WASHINGTON — On a car-clogged avenue that runs toward the U.S. Capitol, a lair of legislative frustration, in a building wallpapered with headlines such as "Fire displaces families" and "Divorce turns deadly" and "Guantánamo forever," in front of a giant backdrop that reads "Stress in America: Our Health at Risk," the American Psychological Association reminded America that America is stressed.
Or, rather, it reminded us that 22 percent of 1,226 U.S. residents reported extreme stress when cold-called by a market research firm last summer. Moderate stress has eroded microscopically since the 2010 survey (from 5.4 to 5.2 on a 10-point scale), although Americans are reporting that their stress has increased over time, and who's got a cigarette?
OK. Take a deep breath.
A panel of experts was at the Newseum last week to regurgitate and extrapolate the findings of the APA's annual "Stress in America" report and to divine some cogent takeaways from the data.
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Takeaway 1: Life involves money, work and relationships.
Takeaway 2: Money, work and relationships cause stress.
Takeaway 3: Stress causes chronic illness.
Takeaway 4: Chronic illness causes death.
Therefore, one might conclude, life causes death. Evidence supporting this theory is perhaps more efficiently obtained by glancing over newspaper obituaries than by hiring a market research firm to interrupt tense family dinners to inquire about levels of anxiety. But back to our serene panel.
"You have to have an understanding that stress is killing you before you can" do anything about it, said Katherine C. Nordal, executive director for professional practice at the APA.
Stress has been shown to cause brain shrinkage, said Norman B. Anderson, chief executive of the APA.
Stress can be a good thing — a motivator, a survival mechanism — until it reaches levels at which the body can't cope with haywire hormones, whipsawing enzymes and misfiring neurotransmitters. Then stress becomes a health problem. Then it becomes high blood pressure, heart disease, obesity, diabetes, depression, cardiac arrest, insomnia, death, death, death.
Out of the cradle endlessly rocking in the fetal position.
Stress is one of those things Americans will always read and talk about — one of the others is Angelina Jolie — but not necessarily mitigate. The APA survey found that only 29 percent of adults think they are doing a good job managing or reducing stress.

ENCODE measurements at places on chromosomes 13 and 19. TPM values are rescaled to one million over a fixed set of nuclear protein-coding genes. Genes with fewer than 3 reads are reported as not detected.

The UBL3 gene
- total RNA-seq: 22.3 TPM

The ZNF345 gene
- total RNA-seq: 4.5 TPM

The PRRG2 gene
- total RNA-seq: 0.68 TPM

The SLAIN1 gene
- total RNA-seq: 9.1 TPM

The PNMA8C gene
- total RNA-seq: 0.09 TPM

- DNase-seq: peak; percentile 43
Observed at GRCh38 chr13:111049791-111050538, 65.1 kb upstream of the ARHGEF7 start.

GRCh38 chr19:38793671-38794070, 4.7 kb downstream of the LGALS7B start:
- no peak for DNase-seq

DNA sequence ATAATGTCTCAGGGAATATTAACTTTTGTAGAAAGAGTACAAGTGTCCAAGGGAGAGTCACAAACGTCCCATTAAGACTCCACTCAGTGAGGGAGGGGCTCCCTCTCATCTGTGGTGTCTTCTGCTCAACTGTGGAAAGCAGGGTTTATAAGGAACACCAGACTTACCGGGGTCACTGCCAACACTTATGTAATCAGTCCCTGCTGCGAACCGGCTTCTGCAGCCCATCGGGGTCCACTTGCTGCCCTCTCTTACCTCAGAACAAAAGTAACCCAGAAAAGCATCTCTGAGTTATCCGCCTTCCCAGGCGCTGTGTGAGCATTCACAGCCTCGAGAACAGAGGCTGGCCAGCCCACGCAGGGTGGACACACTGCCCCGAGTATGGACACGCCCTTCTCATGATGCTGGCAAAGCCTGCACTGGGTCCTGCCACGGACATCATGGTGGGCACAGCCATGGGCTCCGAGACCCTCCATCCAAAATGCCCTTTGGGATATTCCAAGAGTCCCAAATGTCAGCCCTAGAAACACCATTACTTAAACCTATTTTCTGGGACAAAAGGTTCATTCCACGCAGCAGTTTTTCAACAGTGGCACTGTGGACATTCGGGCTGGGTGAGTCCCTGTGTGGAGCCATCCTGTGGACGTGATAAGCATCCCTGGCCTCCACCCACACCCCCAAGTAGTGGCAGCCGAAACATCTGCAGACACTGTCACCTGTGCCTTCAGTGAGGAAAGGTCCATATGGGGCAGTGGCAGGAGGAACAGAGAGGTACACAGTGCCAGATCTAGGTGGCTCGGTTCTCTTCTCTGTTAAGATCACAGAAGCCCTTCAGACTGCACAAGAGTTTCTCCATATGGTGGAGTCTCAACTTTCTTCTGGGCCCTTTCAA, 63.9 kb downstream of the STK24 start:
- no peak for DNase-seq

Take another deep breath.
The first known textual use of the word stress was in Line 2,798 of Handlyng Synne, a penitential book of Middle English verse published about 1303 by the monk Robert Mannyng.
[Y]yf [th]ou dedyst hyt ... with-oute stresse or ou[th]er ylle ...
Here the word means "coercion, pressure," according to the folks at Merriam-Webster, who used brackets to denote phonetic transcriptions of letters not available on modern keyboards.
In the 1930s, Viennese endocrinologist Hans Selye defined stress as we know it today, according to the American Institute of Stress, and he began his pioneering studies by injecting ovarian extracts into lab rats, whose overstimulated adrenal glands caused the deterioration of the thymus glands, resulting in ulcers and — wait for it — death. He used these experiments to determine that an overstressed hormonal system could result in heart disease or high blood pressure.
A June 1983 issue of Time magazine called stress "the epidemic of the '80s." (The cure was not Chicken Soup for the Soul.)
In 2012, at least one book exploring the study or management of stress will be published every week, according to Amazon.com listings.
Back to the Newseum. Proclaiming that stress is a national health crisis that's killing us — isn't that a stress-inducing tactic?
Well, yeah, said Suzanne Bennett Johnson, president of APA.
"The problem is so profound that we need to wake people up to this," she said. "Some stress is good if it motivates people to say, 'I need to do something.' "
In other words, she stressed that it's time to stress about stress before stress stresses us out.